Some individuals are HM/HW qualified.

3

Soldiers are environmentally conscientious but not trained.

 

Key HM/HW personnel are available during operations and maintenance activities.

 

Adequate spill cleanup materials are available.

 

Command and control is adequate.

 

Current or forecasted weather conditions are not a factor.

2

Routine operations are planned (soldiers have adequate rest).

 

Key HM/HW individuals will oversee high-risk HM/HW operations and maintenance activities.

 

Soldiers are environmentally sensitive and HM/HW trained.

 

Current or forecasted weather conditions are not a factor.

 

Command and control is excellent.

1

Soldiers dealing with HM/HW are well trained and experienced.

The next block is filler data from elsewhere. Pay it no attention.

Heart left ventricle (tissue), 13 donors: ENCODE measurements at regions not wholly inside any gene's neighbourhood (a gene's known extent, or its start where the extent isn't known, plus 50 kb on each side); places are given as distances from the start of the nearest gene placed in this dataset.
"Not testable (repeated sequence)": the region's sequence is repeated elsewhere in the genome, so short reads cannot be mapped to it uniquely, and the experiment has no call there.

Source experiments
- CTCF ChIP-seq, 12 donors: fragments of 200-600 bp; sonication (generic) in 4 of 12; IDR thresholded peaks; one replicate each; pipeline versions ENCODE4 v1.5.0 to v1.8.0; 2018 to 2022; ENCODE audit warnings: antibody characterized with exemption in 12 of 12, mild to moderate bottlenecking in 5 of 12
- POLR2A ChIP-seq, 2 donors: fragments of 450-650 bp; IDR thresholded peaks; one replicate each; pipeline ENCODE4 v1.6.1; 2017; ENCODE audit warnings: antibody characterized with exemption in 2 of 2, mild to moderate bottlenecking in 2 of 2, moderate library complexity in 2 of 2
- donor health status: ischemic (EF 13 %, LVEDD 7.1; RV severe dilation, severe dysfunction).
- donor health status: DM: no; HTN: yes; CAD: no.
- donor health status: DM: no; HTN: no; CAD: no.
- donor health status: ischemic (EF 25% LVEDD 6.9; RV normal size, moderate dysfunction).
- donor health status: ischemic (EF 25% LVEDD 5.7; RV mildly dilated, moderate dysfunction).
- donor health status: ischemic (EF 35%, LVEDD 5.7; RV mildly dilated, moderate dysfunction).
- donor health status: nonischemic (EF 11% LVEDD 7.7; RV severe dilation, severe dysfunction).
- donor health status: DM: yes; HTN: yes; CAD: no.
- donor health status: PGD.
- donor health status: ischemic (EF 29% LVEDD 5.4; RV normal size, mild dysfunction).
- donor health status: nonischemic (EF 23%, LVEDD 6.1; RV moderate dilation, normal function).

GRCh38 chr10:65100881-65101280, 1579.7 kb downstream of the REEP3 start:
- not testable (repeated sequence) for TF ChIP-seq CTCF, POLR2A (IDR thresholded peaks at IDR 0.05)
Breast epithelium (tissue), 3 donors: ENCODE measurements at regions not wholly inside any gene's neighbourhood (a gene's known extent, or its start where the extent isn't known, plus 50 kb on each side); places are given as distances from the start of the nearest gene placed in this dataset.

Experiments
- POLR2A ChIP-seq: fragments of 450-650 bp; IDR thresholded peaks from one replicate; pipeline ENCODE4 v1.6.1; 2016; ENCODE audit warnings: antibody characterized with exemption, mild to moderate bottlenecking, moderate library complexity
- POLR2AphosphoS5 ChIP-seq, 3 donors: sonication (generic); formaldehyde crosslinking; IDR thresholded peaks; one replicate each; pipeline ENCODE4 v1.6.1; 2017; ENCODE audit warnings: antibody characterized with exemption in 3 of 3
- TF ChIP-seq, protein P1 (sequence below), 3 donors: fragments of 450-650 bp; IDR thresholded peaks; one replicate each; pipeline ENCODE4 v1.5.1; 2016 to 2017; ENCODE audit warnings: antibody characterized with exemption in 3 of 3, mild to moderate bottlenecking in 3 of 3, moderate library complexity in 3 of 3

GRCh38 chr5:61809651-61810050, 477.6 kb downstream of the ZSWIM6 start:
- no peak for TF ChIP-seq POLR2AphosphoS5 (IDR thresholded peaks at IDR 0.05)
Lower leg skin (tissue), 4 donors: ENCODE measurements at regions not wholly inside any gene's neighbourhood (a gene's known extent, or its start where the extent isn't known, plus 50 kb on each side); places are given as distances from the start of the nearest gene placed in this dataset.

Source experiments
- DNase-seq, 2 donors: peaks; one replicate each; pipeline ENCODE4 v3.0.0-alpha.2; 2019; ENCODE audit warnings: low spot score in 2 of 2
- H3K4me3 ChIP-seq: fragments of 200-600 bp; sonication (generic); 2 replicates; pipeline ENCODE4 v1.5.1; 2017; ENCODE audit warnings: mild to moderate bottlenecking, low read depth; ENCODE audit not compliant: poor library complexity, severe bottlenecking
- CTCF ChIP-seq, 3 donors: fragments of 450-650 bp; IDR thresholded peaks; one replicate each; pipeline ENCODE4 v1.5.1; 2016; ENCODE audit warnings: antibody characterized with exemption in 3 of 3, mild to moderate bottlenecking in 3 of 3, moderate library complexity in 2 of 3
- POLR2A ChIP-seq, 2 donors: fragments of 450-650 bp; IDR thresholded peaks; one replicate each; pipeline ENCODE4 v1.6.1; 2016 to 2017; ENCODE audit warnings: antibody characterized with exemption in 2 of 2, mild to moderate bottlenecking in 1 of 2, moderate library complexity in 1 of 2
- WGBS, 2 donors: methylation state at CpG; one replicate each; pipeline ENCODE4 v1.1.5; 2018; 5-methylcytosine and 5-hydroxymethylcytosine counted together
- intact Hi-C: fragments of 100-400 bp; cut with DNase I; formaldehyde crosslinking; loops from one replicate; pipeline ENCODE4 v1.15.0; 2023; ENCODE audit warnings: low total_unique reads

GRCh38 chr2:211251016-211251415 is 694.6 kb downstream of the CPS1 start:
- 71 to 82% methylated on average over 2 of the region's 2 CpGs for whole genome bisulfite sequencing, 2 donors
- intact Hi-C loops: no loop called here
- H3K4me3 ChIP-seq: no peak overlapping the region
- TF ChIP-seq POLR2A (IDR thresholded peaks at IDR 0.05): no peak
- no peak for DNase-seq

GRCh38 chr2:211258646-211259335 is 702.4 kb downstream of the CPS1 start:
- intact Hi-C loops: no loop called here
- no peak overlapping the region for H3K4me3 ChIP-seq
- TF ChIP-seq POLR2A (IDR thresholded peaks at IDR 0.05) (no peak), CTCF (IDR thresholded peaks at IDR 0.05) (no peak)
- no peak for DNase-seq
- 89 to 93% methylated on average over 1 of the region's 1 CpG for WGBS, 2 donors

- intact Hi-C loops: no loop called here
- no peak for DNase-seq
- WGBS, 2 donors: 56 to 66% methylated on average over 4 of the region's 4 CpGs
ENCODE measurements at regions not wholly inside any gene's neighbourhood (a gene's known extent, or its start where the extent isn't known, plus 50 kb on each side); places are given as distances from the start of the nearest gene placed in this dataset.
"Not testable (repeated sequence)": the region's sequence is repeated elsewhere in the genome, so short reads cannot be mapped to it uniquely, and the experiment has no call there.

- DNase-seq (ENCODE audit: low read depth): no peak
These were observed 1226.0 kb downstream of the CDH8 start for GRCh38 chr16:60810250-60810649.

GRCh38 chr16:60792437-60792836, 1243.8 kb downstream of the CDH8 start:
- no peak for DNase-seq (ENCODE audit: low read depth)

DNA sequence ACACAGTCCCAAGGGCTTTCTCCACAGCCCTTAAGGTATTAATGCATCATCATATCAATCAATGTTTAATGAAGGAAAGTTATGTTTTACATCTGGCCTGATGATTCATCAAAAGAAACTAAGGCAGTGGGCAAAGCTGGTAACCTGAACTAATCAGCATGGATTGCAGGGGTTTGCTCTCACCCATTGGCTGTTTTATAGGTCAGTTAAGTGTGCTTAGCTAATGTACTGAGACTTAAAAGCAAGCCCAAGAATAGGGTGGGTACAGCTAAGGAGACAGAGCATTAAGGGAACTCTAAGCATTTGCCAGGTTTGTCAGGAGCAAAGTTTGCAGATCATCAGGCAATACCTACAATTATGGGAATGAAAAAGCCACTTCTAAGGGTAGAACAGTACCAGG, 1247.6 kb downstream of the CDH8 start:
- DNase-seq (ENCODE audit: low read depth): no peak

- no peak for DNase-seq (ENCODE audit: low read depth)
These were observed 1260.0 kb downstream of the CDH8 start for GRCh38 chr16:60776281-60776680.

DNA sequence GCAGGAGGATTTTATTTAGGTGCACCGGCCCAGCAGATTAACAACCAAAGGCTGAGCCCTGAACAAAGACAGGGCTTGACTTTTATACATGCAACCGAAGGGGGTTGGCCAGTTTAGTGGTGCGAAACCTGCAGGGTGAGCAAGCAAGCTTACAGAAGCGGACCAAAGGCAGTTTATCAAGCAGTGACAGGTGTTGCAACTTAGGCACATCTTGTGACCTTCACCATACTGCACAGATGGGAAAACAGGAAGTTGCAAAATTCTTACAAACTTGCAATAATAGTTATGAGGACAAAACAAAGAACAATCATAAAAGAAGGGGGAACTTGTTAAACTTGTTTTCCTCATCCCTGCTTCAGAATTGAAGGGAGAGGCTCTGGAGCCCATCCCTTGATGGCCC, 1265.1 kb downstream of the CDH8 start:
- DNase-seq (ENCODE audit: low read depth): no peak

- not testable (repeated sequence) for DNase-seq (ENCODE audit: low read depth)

SBCT HM/HW SOP is current (includes accurate HM/HW inventory and location) and fire department is provided with this inventory and location of HM/HW.

 

Command and control is excellent.

 

HM/HW is transported according to SOP.

 

Tempo of operations and maintenance is routine.

 

AO is well maintained and unit maintains good housekeeping practices.

0

No risk/not applicable.

Figure F-7. Hazardous materials and hazardous waste risk impact value.

 

Value

Contributing Factors

5

Sustained high OPTEMPO operations are planned, with noise-generating equipment and activities (artillery, tracked vehicles, weapons firing, construction equipment, aircraft, power generation equipment).

 

Operations are conducted in close proximity to the civilian populace.

 

Command and control is marginal.

 

Soldiers' proficiency in the operation being conducted is marginal.